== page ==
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[PHOTOS] GM Brings Hydrogen-Powered War Elephant to US Army

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Hannibal in Italy by Jacopo Ripanda - Sala di Annibale - Palazzo dei Conservatori - Musei Capitolini - Rome

One of the big problems with getting new vehicle propulsion technology to become accepted is that it just costs so much money—for example, battery electric vehicles have been steadily growing, but the cost of building the infrastructure needed to comfortably drive them everywhere means that they are still a niche product about two decades after the release of the famous (or infamous) General Motors EV1.

Hydrogen vehicles face the same problem, with the added difficulty of producing hydrogen for general consumption on top of infrastructure.

However, you know who doesn’t really have to worry about widespread fueling stations or higher starting prices?

The US military.

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GM SURUS hydrogen vehicle concept

With that in mind, meet the General Motors Silent Utility Rover Universal Superstructure, or SURUS, a highly versatile, somewhat autonomous hydrogen-fueled vehicle platform that GM has somewhat coyly declared “could be adapted for military use.”

Like the Chevy Colorado HR2 concept, which is currently being tested for military applications by the US Army, the SURUS uses the company’s Hydrotec fuel cell system to offer a vehicle with zero emissions (except for water, although it isn’t drinkable from the tailpipe), quiet operation, high instant torque, quick refueling, remote electricity generation, and low operating temperatures.

GM SURUS hydrogen vehicle concept

The SURUS itself just looks like Optimus Prime’s skateboard, with a long, flat bed that can potentially be upfitted to serve various functions, particularly cargo hauling, as GM said that multiple SURUS platforms could operate in caravans with minimal actual people attending them (although other options are definitely on the table, as one of the concept renderings shows the SURUS sporting a mobile hospital pod).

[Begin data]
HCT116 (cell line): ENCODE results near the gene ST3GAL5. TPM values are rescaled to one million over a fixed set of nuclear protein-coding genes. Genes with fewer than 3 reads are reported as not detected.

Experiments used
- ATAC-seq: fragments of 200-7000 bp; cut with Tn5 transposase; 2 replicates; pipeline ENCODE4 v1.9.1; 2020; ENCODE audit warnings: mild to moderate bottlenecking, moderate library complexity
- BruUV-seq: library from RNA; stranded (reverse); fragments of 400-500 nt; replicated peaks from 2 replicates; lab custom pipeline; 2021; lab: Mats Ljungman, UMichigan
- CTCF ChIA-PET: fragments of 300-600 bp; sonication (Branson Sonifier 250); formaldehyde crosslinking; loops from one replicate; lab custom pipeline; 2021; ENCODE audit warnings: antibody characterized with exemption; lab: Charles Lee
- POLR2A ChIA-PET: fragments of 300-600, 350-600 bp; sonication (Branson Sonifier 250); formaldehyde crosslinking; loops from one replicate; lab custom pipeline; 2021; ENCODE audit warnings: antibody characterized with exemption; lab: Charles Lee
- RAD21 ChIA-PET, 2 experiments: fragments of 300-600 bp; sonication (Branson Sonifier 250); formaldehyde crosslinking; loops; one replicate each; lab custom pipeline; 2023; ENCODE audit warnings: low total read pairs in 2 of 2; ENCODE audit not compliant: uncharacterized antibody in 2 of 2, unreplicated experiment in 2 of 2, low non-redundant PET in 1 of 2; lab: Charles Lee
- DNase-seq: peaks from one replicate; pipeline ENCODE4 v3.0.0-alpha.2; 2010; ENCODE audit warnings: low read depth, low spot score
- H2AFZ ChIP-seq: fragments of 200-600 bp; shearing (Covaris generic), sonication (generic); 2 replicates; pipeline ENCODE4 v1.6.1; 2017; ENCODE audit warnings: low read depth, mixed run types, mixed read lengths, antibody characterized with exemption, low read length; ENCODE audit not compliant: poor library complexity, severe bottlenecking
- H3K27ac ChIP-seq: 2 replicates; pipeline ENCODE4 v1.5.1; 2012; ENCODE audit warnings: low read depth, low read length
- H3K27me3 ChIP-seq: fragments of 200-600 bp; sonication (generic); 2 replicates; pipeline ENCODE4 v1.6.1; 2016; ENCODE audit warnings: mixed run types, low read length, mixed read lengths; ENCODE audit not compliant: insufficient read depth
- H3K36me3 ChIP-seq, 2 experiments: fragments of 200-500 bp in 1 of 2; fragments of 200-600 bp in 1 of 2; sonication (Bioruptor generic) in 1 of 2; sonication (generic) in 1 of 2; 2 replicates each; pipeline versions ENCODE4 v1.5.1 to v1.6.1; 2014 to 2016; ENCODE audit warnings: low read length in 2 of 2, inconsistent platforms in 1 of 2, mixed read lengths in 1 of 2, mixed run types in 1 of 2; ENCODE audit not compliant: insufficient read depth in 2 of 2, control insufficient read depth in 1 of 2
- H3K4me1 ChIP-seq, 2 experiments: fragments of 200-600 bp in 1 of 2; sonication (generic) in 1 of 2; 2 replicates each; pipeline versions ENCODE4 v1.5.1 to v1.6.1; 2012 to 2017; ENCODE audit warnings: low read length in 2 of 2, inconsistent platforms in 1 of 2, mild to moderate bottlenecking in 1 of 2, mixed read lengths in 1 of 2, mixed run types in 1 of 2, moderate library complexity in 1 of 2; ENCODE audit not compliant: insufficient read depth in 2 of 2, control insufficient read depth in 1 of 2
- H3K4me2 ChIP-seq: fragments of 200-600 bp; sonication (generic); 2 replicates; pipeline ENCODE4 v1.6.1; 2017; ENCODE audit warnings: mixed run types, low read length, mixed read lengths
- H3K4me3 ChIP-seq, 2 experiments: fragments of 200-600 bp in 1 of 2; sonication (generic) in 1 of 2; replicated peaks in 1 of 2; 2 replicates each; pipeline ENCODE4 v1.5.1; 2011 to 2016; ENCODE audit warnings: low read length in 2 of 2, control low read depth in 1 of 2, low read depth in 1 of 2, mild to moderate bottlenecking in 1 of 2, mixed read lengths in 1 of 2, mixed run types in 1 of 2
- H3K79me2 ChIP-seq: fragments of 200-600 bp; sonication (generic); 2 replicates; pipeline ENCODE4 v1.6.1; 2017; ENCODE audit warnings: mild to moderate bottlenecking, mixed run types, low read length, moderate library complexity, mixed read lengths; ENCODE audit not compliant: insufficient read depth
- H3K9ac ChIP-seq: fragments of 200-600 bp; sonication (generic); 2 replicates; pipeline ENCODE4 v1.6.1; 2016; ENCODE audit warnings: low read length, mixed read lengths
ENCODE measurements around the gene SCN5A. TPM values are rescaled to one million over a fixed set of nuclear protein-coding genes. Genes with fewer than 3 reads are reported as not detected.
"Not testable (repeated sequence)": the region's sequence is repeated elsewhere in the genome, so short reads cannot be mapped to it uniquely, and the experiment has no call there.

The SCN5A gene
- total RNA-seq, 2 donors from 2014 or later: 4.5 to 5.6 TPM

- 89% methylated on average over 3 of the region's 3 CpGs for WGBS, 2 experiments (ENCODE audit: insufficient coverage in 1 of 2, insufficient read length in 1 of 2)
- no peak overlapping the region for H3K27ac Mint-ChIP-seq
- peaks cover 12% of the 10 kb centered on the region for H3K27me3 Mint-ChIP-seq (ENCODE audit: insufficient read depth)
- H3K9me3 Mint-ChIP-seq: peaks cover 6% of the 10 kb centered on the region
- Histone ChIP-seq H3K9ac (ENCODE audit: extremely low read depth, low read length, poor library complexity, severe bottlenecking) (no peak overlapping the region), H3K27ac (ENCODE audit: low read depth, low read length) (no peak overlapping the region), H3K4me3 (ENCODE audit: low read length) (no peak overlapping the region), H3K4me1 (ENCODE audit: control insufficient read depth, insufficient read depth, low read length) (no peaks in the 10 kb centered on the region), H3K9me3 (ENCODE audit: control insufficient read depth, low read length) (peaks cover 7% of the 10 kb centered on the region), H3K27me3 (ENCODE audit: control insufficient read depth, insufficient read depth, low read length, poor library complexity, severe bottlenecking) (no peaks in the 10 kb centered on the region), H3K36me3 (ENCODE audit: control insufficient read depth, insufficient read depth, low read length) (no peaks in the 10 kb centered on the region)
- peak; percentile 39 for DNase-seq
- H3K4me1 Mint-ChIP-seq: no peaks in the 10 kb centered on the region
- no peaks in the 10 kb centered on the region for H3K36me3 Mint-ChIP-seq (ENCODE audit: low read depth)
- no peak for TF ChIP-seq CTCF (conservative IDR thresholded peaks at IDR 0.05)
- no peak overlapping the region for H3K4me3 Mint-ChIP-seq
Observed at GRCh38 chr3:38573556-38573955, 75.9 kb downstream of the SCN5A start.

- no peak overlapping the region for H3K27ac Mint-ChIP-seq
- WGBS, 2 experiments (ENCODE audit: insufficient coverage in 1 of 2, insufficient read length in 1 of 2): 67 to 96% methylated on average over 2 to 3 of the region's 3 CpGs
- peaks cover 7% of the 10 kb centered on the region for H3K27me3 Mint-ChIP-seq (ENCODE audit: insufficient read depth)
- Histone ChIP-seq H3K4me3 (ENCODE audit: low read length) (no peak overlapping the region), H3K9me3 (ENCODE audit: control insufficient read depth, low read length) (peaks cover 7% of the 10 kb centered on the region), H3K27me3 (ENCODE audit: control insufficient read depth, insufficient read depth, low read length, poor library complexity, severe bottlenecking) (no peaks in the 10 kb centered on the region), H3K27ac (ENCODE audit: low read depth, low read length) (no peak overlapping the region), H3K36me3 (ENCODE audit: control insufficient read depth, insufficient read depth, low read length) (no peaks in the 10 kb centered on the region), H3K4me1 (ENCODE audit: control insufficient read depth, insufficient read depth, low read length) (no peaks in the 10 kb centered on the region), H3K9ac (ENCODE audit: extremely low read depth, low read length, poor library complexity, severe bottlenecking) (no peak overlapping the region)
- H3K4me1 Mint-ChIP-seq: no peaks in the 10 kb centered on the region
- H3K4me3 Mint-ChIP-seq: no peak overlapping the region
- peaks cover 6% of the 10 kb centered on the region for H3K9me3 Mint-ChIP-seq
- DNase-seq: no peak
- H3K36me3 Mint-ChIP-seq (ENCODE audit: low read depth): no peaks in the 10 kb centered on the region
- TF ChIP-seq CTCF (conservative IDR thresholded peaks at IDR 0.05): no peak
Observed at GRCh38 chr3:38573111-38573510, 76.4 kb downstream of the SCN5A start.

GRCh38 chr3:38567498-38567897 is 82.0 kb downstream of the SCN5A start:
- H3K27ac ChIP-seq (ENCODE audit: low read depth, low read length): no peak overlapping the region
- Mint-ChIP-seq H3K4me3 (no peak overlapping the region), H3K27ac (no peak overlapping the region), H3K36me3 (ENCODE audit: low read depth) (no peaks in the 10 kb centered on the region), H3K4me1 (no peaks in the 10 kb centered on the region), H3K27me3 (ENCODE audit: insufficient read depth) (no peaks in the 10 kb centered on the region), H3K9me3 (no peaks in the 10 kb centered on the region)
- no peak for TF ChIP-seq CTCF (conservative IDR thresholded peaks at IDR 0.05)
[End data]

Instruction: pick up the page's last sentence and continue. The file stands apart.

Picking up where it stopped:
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Under the skin, GM said that SURUS is driven using its Gen 2 fuel cell system coupled to a lithium-ion battery and two electric drive units, all supported by a truck chassis with four-wheel steering and enough hydrogen storage for 400 miles of range (although, as some point out, the Army is already used to carrying its own fuel, and can extract hydrogen from its existing J8 fuel).

All in all, GM said that it will continue with military partnerships as a large part of its strategy moving forward, adding that the current military testing on the ZH2 is still ongoing and will continue until spring next year.

Fun fact: “Surus” is reportedly the name of the last war elephant–a huge, one-tusked Asian male–that Hannibal brought with him when he crossed the Alps to sack Rome, like in the fresco at the top of this article (which is of Hannibal in Italy, painted in about 1510).

Photo Gallery: GM SURUS Concept

News Source: Green Car Reports, Time